On Monday, while the kids, my mom and I were playing outside my parent's house, two policeman drove up and came to the gate. I assumed it was some kind of mistake, but no, they had police coming to the gate because a neighbor reported my dad to the police for keeping bees. My parents don't know which neighbor or why.
It turns out there is a complex permitting process for keeping bees- it's just not well known or well enforced. It's also really hard to get the permit in the suburbs so it seems like most people just go ahead and start keeping bees and hope for the best. There's some danger in people just haphazardly hosting swarms of bees in their backyards, but it feels as though the danger has been inflated and misunderstood (it's also good to note that these are not African bees, which can be aggressive, these are Cape Honey bees, which are not aggressive at all). In my parent's case, the danger seems minimal. Eli went right up to a frame of hundreds of bees and seemed safe and curious (we did move him away so that he didn't swat the bees or do things that one year olds do).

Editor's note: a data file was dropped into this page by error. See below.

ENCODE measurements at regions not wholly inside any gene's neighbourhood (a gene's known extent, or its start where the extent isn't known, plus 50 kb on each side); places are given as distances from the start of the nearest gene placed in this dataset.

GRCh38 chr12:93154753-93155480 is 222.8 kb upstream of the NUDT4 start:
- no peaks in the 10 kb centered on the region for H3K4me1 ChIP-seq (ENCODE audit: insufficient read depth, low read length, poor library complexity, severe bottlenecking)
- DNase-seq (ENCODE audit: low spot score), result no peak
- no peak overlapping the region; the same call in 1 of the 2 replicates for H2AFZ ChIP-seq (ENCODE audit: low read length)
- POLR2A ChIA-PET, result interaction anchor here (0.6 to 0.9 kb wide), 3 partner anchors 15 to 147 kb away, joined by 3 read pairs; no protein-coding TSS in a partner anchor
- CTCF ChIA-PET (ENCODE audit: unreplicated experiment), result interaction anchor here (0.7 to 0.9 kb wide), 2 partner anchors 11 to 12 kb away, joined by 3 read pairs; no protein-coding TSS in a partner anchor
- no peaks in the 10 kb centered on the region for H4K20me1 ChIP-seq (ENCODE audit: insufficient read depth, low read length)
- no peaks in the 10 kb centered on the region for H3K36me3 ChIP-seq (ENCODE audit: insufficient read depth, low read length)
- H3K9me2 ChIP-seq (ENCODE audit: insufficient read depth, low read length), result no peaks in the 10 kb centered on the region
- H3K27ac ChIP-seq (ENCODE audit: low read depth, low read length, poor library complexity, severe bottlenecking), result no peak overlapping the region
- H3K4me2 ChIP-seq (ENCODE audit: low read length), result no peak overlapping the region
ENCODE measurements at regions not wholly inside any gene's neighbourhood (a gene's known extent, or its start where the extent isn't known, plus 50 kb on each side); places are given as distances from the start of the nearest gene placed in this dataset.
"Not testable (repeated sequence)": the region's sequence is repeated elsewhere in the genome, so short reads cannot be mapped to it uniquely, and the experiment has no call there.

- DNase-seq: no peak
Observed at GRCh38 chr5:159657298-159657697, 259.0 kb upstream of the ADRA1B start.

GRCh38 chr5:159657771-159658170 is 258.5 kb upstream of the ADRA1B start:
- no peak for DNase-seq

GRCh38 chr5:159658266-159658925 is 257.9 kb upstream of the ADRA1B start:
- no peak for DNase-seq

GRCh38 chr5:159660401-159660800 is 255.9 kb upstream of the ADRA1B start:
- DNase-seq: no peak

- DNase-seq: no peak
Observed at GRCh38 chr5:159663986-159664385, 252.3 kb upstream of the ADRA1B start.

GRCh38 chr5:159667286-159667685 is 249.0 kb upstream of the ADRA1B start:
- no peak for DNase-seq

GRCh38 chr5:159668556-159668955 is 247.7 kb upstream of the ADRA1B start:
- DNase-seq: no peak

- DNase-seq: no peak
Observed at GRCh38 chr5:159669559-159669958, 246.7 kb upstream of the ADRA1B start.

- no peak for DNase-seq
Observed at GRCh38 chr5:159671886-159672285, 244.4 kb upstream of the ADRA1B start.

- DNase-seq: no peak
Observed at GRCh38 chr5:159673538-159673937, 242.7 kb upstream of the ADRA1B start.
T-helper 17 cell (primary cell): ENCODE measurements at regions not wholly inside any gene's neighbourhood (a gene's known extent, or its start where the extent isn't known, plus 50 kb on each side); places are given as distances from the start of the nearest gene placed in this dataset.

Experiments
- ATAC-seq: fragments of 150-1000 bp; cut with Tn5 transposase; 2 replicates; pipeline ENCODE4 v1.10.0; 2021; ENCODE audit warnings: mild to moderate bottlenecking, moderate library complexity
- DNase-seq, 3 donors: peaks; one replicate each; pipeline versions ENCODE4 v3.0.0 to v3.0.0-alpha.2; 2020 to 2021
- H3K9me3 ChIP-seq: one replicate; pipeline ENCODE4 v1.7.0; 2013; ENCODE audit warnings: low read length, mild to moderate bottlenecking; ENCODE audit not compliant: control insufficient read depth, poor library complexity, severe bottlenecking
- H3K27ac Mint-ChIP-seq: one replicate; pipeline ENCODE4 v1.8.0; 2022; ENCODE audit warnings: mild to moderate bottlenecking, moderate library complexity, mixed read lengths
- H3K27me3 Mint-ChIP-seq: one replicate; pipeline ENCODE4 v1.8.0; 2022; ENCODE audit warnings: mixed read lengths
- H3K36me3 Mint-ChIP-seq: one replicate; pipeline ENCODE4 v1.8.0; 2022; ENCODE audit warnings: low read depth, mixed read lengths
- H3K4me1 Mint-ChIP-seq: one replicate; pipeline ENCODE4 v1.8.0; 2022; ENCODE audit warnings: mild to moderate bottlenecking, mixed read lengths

There is something wrong with an intimidating visit from the police: a missed opportunity to sit down with neighbours, listen to their concerns (for example, is there someone with an allergy?), and talk about the real value and possibility of having bees. The arrival of the police represents a disjoint: where it is considered optional and unnecessarily dangerous to raise food in the suburbs and somehow worthy of police investigation, yet there are a host of other more dangerous things where it would be absurd to involve the police.
Is it a stretch to say that suburbs are expected to be these artificially safe bubbles of consumers, who truck in (or drive out for) everything they need? In this context, the necessary dangers and costs of daily life are moved out of sight and out of mind. Everything happens at a distance and by proxy, even fears have to be filtered through a third party, in this case the police. It would be a terrible shame for my dad to lose his bees- for the moment, he's trying to figure out his options.